Selected Comté from Marcel Petite

Unlike most Comté imported to the U.S., we choose our wheels based on a flavor, not on age or price. We take into account the time the cheese travels so it comes to you tasting like it should. The Comté we select from Marcel Petite's Fort St. Antoine aging cave will arrive at a point of ripeness where all the cheese’s beguiling flavors have come to life. Aromas of hazelnuts, fried onions and spring berries shine over an undercurrent of cut grass, wet earth, and straw. There is a humble, everyday perfection in these wheels; herbaceous and fruity, and kissed with deep, heavy cream. This is a cheese for eaters, it has you always reaching for more.

Montbéliarde cows Comté France Jura

What's the difference between Comté and Gruyère?

Comté and Gruyère are very similar cheeses: the same size, the same shape, the same look. Until recently Comté was even called Gruyère de Comté. They are in the same family but more like cousins than siblings. There are two key differences.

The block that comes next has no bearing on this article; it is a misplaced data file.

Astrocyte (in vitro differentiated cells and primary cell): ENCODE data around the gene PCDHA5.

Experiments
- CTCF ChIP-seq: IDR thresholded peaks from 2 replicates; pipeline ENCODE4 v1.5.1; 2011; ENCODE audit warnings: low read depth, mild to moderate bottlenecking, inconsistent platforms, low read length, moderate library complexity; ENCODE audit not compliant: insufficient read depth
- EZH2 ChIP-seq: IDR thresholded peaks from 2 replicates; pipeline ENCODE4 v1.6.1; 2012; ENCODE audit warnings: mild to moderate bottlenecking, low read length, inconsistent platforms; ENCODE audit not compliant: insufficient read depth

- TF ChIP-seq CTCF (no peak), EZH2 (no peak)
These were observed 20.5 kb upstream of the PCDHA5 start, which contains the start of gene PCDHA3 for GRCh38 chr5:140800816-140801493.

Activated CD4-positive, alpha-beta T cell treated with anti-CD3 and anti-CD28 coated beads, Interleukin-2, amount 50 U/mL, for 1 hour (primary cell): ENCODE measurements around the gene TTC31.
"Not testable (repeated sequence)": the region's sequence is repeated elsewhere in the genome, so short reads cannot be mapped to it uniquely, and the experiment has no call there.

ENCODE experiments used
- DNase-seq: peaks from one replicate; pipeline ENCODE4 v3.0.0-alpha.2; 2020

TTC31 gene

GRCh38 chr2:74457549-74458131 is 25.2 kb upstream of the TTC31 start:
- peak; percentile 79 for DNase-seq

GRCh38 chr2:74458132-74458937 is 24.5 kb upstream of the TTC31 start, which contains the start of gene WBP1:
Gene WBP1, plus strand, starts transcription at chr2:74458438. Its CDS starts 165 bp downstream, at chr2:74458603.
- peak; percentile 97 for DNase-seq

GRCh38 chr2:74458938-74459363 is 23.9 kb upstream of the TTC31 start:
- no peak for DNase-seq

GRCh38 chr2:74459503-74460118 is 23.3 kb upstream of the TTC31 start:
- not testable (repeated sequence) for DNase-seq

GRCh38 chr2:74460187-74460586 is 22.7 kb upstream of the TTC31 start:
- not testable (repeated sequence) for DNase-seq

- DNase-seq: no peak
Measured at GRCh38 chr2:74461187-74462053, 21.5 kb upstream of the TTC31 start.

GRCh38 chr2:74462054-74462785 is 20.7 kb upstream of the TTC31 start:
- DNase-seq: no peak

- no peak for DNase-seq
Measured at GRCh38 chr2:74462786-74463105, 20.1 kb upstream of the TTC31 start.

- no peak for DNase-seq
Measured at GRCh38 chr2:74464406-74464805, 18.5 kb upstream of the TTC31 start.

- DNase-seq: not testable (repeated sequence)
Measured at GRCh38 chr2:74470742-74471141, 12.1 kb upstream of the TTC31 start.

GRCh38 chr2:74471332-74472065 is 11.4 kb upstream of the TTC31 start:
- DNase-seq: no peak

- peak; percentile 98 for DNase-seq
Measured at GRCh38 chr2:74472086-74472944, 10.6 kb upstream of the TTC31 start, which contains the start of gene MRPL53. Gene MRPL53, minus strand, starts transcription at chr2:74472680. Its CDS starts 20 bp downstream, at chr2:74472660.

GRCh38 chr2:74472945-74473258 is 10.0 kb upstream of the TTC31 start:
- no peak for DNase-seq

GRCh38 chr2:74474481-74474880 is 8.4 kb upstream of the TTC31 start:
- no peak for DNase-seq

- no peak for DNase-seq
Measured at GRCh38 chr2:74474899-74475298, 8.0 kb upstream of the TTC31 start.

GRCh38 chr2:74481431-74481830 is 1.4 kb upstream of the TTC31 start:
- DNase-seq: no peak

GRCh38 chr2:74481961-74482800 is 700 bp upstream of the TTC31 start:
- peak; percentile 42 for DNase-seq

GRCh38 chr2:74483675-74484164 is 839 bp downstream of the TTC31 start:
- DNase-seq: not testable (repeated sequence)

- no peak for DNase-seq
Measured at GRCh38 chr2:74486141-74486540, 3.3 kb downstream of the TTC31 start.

One is the breed of cow. Comté comes from Montbéliarde, Gruyère from Fribourgeois, AKA Holsteins.

The second is the wash. Comté is rubbed with dry salt, Gruyère is immersed in brine.

That, combined with a slightly different make recipe, creates two rather differently flavored cheeses. While Gruyère emphasizes sweetness and strength. Comté is more savory, more subtle.


Selecting Essex Comté at the Fort

Jason Hinds and his London-based partner, Dominic Coyte, travel to Marcel Petite’s caves at Fort St. Antoine every six weeks to taste with the Chef du Cave, Claude Querry, pictured here. They select wheels using the approach both perfected at their cheese alma mater, Neal’s Yard Dairy. Taste, record, repeat. They're selecting not just for flavor, but flavor that lasts, as the wheel travels across the ocean.

Marcel Petite's Fort is renowned as the aging vault for much of France’s best Comté; it is a temple of cheese, housing over a hundred thousand wheels. We’re not the only importer sourcing cheese from this location. But no other importer comes to taste cheese at all, let alone ten times per year. No other importer gets cheeses that are as consistent, as balanced, and as deeply flavored.